Prospects of Liberal Democracy

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THE HORIZON BY KAYODE KOMOLAFE   kayode.komolafe@thisdaylive.com

In an age in which thinkers now nudge politicians and civil society activists alike to ponder the “crisis of liberal democracy,” the caption of this column today might seem somewhat ironic.
Why should any one be talking about the prospects of liberal democracy in Nigeria when liberalism itself is said to be in retreat globally? Populists are making a big mess of the time-honoured western democratic traditions and institutions. And this is quite explicable.

The West, in particular, is still coming to terms with the political consequences of the Great Recession triggered 10 years ago partly by the recklessness of casino capitalists. Just imagine what Donald Trump is doing to America and the xenophobic politics of the ultra-nationalists in Europe. This is probably what has prompted one of the most influential organs of liberalism, “The Economist” of London, to make an impassioned advocacy for the “reinvention” of the liberal order so as to advance the “freedom and prosperity” of the individual. To its credit, the weekly newspaper has consistently defended liberalism for the 175 years of its existence.

In this respect, one cannot but salute on this occasion the memory of one of the most eloquent liberal exponents ever produced in this land, Dr. Stanley Nkachukwu Macebuh, who died eight years ago at the age of 67 largely unsung. It is eminently remarkable that as a public intellectual and philosophically convinced liberal, Macebuh injected a good dose of liberal thoughts into public debates especially in the late 1970s and 1980s. That was long before the public sphere got extremely polluted with hate speech, prejudice, insults and utter shallowness arising from poverty of ideas.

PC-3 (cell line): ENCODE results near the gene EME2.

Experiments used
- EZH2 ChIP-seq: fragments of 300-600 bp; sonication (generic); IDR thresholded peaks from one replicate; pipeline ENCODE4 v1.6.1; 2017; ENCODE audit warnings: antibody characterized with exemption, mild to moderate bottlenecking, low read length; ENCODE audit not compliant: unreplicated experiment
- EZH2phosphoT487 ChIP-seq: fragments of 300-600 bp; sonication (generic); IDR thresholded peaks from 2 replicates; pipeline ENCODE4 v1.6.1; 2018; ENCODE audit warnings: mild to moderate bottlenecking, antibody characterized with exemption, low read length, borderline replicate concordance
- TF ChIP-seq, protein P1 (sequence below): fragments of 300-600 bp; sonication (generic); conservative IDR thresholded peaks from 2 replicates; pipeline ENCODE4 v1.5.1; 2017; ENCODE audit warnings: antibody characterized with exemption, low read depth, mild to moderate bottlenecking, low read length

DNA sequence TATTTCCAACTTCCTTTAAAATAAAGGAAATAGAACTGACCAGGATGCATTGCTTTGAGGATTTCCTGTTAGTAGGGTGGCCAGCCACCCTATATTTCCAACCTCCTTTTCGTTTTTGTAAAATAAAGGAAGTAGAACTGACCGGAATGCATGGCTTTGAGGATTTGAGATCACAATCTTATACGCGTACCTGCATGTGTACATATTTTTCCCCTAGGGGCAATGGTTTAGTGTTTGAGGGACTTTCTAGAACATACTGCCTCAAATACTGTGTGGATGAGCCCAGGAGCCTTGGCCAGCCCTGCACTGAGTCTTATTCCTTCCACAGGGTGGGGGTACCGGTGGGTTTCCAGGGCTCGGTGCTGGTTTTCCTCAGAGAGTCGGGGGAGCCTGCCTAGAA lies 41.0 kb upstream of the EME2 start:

Now, as the liberal ideology suffers deepening crises in America, Europe and other places, Nigeria is basically contending with its own crisis of underdevelopment. The grim poverty statistics about Nigeria being pushed out by think tanks (even if sometimes disputable) demonstrate the enormity of the crisis. In such a context, radicals (as opposed to liberals) would rather call for a revolutionary transformation of the society. Sadly, it doesn’t seem that a revolution will happen tomorrow. So the contradiction of focussing on prospects of the liberal order is even further compounded by the fact that this reporter (not being a liberal) is never convinced about the efficacy of liberal ideas in resolving fundamentally the crisis of the Nigerian political economy. The ultimate solution to the problem of mass poverty is beyond ad-hoc liberal reforms.

Yet, to be realistic, there is the inescapable need to explore for the moment the possibilities of liberal democratic development in this country. It may make a dialectical sense to do so in the circumstance.
After all, when our politicians, civil society leaders and public intellectuals talk of “deepening democracy,” they can say so only as a matter of aspiration towards liberal democracy. Indeed, not a few of them still see liberal democracy as the apogee of human civilisation, years after even Francis Fukuyama has since revised himself. And like the eminent historian of the Hebrew University in Jerusalem, Yuval Noah Harari, puts it in her new book, “21 Lessons for the 21st Century,” “the end of history has been postponed.” Period!

It would, therefore, be less than appropriate to be talking of the crisis of liberalism in Nigeria and most parts of Africa when the liberal order has hardly developed in this clime. It might be more useful instead to diagnose the huge liberal deficit in Nigeria’s political development as liberal thinkers across the globe reflect on the renewal of their ideology. By the way, some might find such an exercise an abstraction because for them what passes for democratic discourse is just a little more than profiling candidates in the forthcoming elections as saints or demons depending on who is their favourite to be elected into political office. Public intellectuals hardly bother to examine candidates based on any set of ideas for development. The growth of the polity will remain stunted unless larger philosophical questions are asked about liberal democratic culture in the land as it is being done right now even in the advanced liberal democracies.